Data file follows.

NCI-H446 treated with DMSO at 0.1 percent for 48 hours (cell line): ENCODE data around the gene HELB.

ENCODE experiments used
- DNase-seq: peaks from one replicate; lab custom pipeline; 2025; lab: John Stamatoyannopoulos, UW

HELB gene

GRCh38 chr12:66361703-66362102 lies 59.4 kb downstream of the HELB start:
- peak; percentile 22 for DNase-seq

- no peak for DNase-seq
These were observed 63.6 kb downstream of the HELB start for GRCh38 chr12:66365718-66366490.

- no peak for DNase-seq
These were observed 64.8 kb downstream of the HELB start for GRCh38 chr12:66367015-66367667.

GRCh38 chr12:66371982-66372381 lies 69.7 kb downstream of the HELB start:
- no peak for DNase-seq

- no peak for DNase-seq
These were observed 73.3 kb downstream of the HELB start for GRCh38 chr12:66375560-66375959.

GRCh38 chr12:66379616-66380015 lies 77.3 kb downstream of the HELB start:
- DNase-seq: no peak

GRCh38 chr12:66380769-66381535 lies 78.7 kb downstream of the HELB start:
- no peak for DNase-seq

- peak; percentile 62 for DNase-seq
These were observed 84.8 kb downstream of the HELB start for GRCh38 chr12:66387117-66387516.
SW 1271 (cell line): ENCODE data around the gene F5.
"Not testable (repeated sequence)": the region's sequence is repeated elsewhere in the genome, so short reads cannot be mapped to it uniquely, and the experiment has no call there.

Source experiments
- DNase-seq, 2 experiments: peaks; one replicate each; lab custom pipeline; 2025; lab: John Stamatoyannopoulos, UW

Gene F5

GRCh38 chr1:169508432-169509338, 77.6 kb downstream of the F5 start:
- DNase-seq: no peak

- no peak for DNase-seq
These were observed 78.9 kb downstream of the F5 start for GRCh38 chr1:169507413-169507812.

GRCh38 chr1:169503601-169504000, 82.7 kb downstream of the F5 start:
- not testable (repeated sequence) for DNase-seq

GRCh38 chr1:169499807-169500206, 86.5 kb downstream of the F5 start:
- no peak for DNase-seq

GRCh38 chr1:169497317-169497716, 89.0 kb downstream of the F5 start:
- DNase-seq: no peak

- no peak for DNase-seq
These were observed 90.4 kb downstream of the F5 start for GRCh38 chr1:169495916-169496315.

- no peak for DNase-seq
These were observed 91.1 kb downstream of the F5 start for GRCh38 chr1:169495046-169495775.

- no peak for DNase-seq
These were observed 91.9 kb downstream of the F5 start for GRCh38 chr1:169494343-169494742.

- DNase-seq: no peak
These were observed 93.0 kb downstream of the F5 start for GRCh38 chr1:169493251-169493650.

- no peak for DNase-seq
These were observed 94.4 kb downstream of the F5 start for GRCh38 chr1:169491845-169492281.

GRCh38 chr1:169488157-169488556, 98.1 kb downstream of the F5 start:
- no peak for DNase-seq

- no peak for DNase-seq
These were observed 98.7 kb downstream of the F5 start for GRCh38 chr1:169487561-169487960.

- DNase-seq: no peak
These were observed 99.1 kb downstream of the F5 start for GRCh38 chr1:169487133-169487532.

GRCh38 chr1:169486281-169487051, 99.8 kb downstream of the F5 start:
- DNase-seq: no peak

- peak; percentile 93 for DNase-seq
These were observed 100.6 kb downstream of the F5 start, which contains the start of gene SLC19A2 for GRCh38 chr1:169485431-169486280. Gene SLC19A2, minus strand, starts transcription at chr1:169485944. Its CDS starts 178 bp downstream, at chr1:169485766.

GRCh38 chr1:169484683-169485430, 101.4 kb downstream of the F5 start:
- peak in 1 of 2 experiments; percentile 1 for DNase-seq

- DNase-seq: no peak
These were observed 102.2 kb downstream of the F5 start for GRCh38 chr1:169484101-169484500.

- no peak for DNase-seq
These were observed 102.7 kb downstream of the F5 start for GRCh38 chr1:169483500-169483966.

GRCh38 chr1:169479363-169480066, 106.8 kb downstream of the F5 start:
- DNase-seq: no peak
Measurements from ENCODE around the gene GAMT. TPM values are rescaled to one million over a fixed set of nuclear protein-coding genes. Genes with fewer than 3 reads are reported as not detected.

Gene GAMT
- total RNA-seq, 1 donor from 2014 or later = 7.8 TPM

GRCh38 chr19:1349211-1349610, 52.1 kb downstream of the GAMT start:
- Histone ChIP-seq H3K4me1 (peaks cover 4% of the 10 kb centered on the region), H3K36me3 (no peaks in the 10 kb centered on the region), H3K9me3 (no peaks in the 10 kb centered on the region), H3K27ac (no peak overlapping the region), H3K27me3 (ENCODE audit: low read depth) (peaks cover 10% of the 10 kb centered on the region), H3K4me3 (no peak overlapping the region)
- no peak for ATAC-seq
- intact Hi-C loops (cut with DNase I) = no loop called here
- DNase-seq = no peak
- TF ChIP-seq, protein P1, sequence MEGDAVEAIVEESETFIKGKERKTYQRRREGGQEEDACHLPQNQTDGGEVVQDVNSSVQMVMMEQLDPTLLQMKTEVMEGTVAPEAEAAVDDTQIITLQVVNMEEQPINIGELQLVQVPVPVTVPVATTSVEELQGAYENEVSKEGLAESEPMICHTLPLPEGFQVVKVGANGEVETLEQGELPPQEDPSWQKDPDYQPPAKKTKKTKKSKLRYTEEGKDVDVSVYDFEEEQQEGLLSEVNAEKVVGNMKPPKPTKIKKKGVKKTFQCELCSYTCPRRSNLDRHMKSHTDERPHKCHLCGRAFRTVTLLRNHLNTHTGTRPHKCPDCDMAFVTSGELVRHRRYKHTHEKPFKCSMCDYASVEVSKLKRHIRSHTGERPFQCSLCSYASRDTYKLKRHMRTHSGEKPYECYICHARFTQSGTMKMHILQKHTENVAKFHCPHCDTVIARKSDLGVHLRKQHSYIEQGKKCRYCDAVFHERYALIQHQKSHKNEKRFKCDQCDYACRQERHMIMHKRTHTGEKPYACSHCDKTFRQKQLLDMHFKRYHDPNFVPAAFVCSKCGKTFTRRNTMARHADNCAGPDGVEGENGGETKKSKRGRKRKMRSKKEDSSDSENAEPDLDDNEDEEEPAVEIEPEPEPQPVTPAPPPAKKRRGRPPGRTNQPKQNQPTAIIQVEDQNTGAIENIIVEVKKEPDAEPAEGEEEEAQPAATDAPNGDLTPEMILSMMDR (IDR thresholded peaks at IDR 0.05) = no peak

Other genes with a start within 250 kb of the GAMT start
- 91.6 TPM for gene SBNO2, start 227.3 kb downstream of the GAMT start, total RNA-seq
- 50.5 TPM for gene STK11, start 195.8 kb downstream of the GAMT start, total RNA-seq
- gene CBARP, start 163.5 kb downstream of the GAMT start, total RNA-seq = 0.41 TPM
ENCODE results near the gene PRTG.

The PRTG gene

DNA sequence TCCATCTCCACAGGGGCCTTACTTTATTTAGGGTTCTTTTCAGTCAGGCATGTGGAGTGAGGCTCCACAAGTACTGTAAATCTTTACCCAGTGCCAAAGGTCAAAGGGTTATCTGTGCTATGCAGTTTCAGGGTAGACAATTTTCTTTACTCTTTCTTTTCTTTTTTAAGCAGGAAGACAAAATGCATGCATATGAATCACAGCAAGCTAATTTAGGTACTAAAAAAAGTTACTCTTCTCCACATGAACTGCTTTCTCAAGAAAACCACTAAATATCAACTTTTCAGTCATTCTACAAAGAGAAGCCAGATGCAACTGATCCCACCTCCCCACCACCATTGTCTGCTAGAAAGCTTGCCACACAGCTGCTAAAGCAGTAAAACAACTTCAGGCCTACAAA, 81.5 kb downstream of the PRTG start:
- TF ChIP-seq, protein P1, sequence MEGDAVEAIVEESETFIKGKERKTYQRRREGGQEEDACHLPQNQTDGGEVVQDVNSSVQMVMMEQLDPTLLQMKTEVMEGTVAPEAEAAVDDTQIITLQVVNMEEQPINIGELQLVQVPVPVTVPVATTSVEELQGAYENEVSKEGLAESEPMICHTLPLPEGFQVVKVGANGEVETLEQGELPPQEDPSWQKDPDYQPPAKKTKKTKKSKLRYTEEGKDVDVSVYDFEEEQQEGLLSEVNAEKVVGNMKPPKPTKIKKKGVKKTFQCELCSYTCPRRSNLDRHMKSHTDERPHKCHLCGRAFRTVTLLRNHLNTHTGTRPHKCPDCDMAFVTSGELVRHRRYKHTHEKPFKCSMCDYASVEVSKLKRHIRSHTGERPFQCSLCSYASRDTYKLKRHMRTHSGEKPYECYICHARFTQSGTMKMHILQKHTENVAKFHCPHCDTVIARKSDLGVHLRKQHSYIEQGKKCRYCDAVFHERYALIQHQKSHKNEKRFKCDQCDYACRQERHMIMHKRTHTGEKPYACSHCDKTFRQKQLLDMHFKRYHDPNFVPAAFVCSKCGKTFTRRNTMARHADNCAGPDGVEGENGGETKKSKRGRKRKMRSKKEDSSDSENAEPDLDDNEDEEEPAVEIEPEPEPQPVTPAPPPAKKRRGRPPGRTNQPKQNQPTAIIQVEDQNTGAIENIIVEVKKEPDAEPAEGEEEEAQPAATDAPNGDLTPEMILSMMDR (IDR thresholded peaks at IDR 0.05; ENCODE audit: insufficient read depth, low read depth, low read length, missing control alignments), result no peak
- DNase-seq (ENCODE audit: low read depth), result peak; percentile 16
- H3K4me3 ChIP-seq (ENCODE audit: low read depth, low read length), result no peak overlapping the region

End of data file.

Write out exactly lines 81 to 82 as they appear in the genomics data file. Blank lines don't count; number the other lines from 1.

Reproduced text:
- DNase-seq (ENCODE audit: low read depth), result peak; percentile 16
- H3K4me3 ChIP-seq (ENCODE audit: low read depth, low read length), result no peak overlapping the region